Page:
Ventura arts and inclusivity

It’s been an emotional few weeks in Ventura’s arts scene with discussion of substantial cuts to the city’s arts budget on everyone’s lips. Many of the city’s most prominent arts figures stormed the podium at the last two city council meetings to dissuade the council from nixing a handful of “public art” projects and cutting nearly 46 percent from the overall arts budget.

In the midst of his impassioned plea, Joe Cardella (Art Life Magazine)–whom I have great respect for, made reference to the “New Bar City” he feels downtown Ventura is in danger of becoming, vs. the “New Art City” we are attempting to become.

While perhaps we don’t want to trade our identity as an arts-driven community for one of a bar scene, let’s not throw the baby out with the bathwater: within that “bar scene” is a vibrant music culture. For the first time in more than a decade, live music in Ventura is not only being made, it’s being attended in almost record numbers.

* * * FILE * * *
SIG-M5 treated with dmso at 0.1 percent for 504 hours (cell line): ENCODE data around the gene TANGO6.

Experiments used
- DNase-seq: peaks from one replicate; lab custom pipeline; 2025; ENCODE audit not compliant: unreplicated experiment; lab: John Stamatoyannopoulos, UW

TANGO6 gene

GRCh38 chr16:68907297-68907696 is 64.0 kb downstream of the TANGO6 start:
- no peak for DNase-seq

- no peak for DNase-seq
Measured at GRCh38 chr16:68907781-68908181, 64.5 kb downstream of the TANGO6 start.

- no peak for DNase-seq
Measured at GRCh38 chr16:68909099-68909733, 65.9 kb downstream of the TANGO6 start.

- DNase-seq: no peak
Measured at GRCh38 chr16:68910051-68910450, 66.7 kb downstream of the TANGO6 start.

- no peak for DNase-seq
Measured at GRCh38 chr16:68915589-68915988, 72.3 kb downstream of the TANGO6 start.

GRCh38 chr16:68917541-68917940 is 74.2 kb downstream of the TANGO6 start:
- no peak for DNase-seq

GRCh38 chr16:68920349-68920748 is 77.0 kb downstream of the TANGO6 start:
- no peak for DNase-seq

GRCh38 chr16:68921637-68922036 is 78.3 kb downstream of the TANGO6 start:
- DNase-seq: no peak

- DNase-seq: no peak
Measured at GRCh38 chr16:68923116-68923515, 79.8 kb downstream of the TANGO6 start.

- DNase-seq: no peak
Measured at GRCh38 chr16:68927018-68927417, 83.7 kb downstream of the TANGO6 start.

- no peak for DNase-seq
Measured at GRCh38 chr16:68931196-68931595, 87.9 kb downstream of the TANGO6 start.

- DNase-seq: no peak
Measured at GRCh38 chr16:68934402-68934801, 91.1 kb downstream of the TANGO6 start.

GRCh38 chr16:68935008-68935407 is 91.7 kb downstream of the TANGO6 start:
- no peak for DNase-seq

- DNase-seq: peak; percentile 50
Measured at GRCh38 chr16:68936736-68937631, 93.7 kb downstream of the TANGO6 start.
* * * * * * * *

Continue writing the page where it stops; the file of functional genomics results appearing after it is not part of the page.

I heard a lot of talk about the arts being an economic engine for the city and I would venture to guess a fair amount of revenue is generated via alcohol and food sales from venues that are thriving because of the musicians who perform there (for ridiculously outdated wages).

I know artists of all forms of expression to be an inclusive people and I would caution our visual artists to take care when making statements about the “bar scene” that inadvertently show disrespect to a key component of this city’s cultural landscape.


3 Comments to “Ventura arts and inclusivity”

  1. I love you too.


    Happy Spring, my lady.

  2. A few Sundays ago I was downtown for an afternoon gig to support Doug Johnson playing at Cafe Bella. It was great to see so many people out to hear music there, and at the Watermark, and then at Charlines.

    So while I agree it’s great to have music, I see Joe’s point: it seems there are a lot more bars downtown and a lot less diversity in terms of shops.

    What I miss is a coffee house like Voltaire, 2 West or Ash Street coffee house…

  3. Yes, we are sorely lacking a coffee house. I mean there is Palermo, but it’s not the same.

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